The Farmer’s Almanac is predicting a “teeth-chattering” cold winter “with plenty of snow,” contrasting the National Weather Service’s outlook.
“Contrary to the stories storming the web, our time-tested, long-range formula is pointing toward a very long, cold, and snow-filled winter. We stand by our forecast and formula, which accurately predicted the many storms last winter, as well as this summer’s steamy, hot conditions,” said Farmer’s Almanac editor Peter Geiger.
The Almanac said the winter of 2018-2019 will be “colder than normal” and namely from the “Continental Divide east through the Appalachians.”
“So just how cold will it be? The real teeth-chattering arrives mid-February especially in the following zones: Northeast/New England, Great Lakes, Ohio Valley, Midwest, and Southeast (yes, even the Southeast will be in the chill zone!),” it said.
The forecast predicts that an Arctic cold front at that time will create a sharp drop in temperature. At that time, “widespread snow showers/squall activity” will form along a frontal line. “Blustery and bitter winds” will be the norm, it said.
Regarding snowfall, there will be above-normal amounts for the Great Lakes, Midwest, New England, and Pacific Northwest, the Almanac forecasted. “The Almanac also forecasts an unusually snowy and/or wet winter across the Pacific Northwest, Northeast, and mid-Atlantic States; in these regions, the thermometer will be hovering just above or just below the freezing mark, which means some of the precipitation may fall as either ice or rain/freezing rain,” it said.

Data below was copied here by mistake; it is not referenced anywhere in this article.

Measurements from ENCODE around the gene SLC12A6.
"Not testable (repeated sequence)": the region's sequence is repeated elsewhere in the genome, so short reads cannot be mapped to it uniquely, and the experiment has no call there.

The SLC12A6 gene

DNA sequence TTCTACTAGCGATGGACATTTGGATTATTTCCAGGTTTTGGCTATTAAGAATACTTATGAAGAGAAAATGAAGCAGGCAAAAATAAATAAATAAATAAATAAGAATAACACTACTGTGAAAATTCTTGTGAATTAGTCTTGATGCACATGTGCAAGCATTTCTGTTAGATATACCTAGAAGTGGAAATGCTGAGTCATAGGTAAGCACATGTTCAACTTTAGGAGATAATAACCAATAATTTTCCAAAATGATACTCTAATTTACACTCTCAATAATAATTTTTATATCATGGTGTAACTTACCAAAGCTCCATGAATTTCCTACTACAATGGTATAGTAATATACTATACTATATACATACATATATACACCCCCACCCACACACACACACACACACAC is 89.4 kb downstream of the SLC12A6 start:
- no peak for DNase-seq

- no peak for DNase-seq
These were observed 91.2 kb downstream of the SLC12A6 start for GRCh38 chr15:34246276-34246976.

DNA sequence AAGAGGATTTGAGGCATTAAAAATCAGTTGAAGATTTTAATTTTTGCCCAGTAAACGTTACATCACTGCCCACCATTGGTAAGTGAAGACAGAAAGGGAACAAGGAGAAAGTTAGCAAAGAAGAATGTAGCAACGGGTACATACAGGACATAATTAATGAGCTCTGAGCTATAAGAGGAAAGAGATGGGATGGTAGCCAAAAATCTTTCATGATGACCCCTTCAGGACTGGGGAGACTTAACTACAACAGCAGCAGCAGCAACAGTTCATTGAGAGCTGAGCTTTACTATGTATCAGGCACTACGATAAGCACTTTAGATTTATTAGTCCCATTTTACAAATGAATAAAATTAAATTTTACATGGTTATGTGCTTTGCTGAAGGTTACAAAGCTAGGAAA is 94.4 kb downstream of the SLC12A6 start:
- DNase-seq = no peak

And, “Winter will hang on with stormy conditions up through the official start of spring, especially for the East Coast,” forecasters said.
At the start of spring, the Almanac predicted, snow, sleet, gusty winds, and rain could hit many areas.
“In particular, we are red-flagging March 20–23 for a potent East Coast storm that could deliver a wide variety of wintry precipitation just as we are making the transition from winter to spring. So, no matter what the groundhog says in February, you’ll know winter isn’t going anywhere anytime soon,” said the Almanac.
Contrasts NOAA Forecast
The U.S. National Oceanic and Atmospheric Administration (NOAA), however, predicted a milder winter across much of the United States.
In the U.S. Winter Outlook for December through February, higher-than-normal temperatures are expected across the western and northern U.S., Alaska, and Hawaii. It also said the El Niño will have a 70 percent to 75 percent chance of happening.
“We expect El Niño to be in place in late fall to early winter,” said Mike Halpert, who is the deputy director of NOAA’s Climate Prediction Center. “Although a weak El Niño is expected, it may still influence the winter season by bringing wetter conditions across the southern United States, and warmer, drier conditions to parts of the North.”